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Year : 2003  |  Volume : 6  |  Issue : 21  |  Page : 1--2

Noise, communication and task performance

SM Abel 
 Communications Group, Human Factors Research and Engineering Section, Defence Research and Development Canada - Toronto, Toronto, Ontario, Canada

Correspondence Address:
S M Abel
Communications Group, Human Factors Research and Engineering Section, Defence Research and Development Canada - Toronto, Toronto, Ontario, Canada

How to cite this article:
Abel S M. Noise, communication and task performance.Noise Health 2003;6:1-2

How to cite this URL:
Abel S M. Noise, communication and task performance. Noise Health [serial online] 2003 [cited 2021 Dec 7 ];6:1-2
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This special issue of Noise & Health represents a sampling of the wide range and richness of research currently being undertaken globally to assess the effects of noise on communication and the performance of both auditory and non­auditory tasks. As you will see the venues explored are highly diverse, the listening situations complex, and the tasks multi-faceted.

Our concept of the workplace is expanded in the research of Smith et al. Their study takes place not in a nickel mine or steel-making plant but on the International Space Station where astronauts complain of the difficulty of concentrating on mental tasks in noise levels that are not considered injurious to hearing. The focus is the development of a reliable battery of tests that can assess a wide range of cognitive capabilities which take into account situational, space and time constraints.

The importance of testing a wide range of auditory abilities to optimize the selection of individuals for hearing critical jobs is stressed by Laroche et al. They argue that measures must be identified which model the real-world listening situation targeted along with the task requirements. These may include auditory detection and discrimination and sound localization, as well as speech intelligibility in high noise levels. The importance of taking into account pre-existing hearing loss, as well as individual adaptation strategies and the role played by the other senses are discussed.

Characteristics of successful communications systems in noisy environments are reviewed by Edworthy et al. They focus, in particular, on the optimal characteristics of the speaker, and note the importance of manipulating both acoustic and non-acoustic parameters. Among these are the overlap of speech and noise spectra, the ability of the speaker to portray urgency through voice parameters such as the pitch range and level, and the implications of the words used in the message. The conclusion is that significant improvements in performance may be realized if parameters that enhance the message are introduced at an early stage in the design process.

The problem of perception and recognition of auditory warning sounds in noise by subjects who are trying to maintain a high level of performance on a non auditory task are explored by Sust and Lazarus. The problem is how best to optimize the auditory signal so that it will be processed quickly and reliably, regardless of the other activities in progress. Two parameters are highlighted by the authors for this dual task paradigm, features of the signal to make it more salient and the degree of concentration that must be devoted to the primary task.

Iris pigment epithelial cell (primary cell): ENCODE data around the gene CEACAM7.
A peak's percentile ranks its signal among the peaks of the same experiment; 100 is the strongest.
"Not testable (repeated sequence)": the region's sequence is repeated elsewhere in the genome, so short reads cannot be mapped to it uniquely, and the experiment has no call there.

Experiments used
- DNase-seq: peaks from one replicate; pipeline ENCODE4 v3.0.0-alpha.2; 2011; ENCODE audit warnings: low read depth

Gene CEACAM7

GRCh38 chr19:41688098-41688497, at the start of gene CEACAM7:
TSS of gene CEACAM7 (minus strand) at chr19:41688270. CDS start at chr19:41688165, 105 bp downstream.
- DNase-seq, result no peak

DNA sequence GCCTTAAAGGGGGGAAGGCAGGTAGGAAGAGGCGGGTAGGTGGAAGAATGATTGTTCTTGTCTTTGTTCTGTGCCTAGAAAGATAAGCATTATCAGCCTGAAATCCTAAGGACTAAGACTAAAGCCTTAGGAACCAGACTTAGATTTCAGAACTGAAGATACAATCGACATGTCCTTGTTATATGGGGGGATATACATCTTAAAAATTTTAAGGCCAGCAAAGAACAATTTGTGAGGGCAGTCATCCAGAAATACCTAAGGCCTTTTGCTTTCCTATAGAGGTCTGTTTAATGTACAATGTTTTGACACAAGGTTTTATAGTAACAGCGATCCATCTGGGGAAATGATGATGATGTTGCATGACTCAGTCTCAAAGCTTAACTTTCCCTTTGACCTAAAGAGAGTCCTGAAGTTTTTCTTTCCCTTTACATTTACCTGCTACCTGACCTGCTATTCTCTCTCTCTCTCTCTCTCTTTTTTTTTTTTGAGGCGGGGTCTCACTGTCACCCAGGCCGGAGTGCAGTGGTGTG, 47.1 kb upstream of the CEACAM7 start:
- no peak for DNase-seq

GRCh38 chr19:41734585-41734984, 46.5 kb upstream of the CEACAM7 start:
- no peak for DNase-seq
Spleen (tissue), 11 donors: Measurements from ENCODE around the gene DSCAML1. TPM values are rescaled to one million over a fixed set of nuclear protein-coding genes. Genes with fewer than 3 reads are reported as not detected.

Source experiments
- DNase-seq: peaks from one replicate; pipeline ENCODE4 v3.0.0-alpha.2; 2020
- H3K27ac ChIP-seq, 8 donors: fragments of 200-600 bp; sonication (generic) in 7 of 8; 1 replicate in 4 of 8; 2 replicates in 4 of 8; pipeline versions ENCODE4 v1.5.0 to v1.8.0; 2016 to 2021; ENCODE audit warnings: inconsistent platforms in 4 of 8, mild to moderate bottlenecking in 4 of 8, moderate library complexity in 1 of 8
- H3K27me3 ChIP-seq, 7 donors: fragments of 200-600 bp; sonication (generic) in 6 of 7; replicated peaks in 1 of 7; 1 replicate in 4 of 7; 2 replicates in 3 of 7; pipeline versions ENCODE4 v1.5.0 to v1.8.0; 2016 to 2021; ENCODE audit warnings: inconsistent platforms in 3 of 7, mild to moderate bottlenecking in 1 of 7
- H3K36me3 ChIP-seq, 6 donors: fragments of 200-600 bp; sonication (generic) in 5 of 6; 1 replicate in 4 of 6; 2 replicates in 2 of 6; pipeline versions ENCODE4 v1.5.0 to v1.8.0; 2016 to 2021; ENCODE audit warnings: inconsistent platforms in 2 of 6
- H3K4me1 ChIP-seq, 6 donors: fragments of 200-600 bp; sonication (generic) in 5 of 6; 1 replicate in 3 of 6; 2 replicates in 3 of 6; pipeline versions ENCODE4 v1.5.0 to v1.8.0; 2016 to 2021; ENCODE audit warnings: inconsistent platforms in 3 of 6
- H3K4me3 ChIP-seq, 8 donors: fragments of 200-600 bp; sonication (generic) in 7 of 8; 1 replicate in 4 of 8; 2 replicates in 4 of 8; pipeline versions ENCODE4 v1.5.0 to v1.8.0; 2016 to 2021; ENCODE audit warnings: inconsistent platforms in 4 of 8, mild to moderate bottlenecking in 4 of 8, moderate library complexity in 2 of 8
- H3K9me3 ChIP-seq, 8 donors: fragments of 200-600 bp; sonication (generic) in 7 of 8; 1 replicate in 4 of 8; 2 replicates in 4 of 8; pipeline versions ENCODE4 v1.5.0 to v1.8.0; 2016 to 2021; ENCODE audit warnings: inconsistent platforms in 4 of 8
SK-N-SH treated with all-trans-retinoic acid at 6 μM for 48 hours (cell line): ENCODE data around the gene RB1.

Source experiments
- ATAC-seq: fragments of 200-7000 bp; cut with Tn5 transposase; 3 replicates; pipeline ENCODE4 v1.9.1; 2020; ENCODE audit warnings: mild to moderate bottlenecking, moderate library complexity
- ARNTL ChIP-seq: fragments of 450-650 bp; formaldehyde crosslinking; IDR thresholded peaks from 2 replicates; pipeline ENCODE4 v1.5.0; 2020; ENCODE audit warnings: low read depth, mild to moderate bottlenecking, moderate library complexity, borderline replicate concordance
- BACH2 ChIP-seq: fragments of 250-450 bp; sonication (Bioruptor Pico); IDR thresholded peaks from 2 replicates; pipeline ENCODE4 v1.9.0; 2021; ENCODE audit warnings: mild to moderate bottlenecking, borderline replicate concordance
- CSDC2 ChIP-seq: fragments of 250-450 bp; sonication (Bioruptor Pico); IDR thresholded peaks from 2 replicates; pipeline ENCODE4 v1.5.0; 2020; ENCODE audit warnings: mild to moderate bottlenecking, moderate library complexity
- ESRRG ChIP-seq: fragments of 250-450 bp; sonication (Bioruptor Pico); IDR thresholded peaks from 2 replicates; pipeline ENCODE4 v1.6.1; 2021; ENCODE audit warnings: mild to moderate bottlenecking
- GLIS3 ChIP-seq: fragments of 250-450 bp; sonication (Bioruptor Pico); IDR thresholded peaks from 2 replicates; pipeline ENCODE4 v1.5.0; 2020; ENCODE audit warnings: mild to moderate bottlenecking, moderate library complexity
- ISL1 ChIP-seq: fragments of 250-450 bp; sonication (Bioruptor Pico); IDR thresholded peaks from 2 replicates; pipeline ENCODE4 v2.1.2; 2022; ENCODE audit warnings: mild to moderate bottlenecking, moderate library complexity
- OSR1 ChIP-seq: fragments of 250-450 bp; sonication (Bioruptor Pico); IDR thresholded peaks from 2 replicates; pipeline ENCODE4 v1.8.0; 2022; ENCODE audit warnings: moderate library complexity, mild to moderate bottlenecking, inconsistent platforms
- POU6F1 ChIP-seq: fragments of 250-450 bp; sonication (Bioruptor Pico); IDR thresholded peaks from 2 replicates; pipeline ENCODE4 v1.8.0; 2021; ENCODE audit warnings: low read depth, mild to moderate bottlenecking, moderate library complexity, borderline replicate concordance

Hughes and Jones look at another side of this issue. Their particular interest is the processing by the brain of irrelevant sounds. They argue that so called unattended information is not only registered but also organized. The costs (distraction) and benefits (the flexibility of attention) of this obligatory work for the management of relevant auditory and non­auditory information are investigated and discussed.

Finally, Belojevic et al. critically review studies of personality factors that may affect tolerance to noise. These include traits such as extroversion, neuroticism and arousability or stress tolerance. The authors show evidence that individual differences in these traits may underlie the wide variability observed in the performance of mental tasks. The question of interest is whether a person's sensitivity to noise and his/her ability to perform in noise may be predicted given a knowledge of such characteristics.

In conclusion, the Editors and Authors hope you enjoy this special issue and that the papers will serve to broaden awareness of the pervasiveness and impact of noise in our daily lives. Previous research on the effects of noise on communication and task performance has largely centred on interference by noise levels that are injurious to hearing. The papers selected for this issue stress the importance of viewing unwanted sound, regardless of level or content, as a masker or distracter that may impede our ability to handle the task at hand. These may be exacerbated by characteristics of the listener, whether his/her hearing status or personality traits that influence sensitivity to noise. The research presented suggests methods to optimize performance in noise and stresses the need to search for opportunities to influence the design of communications systems with the listener in mind.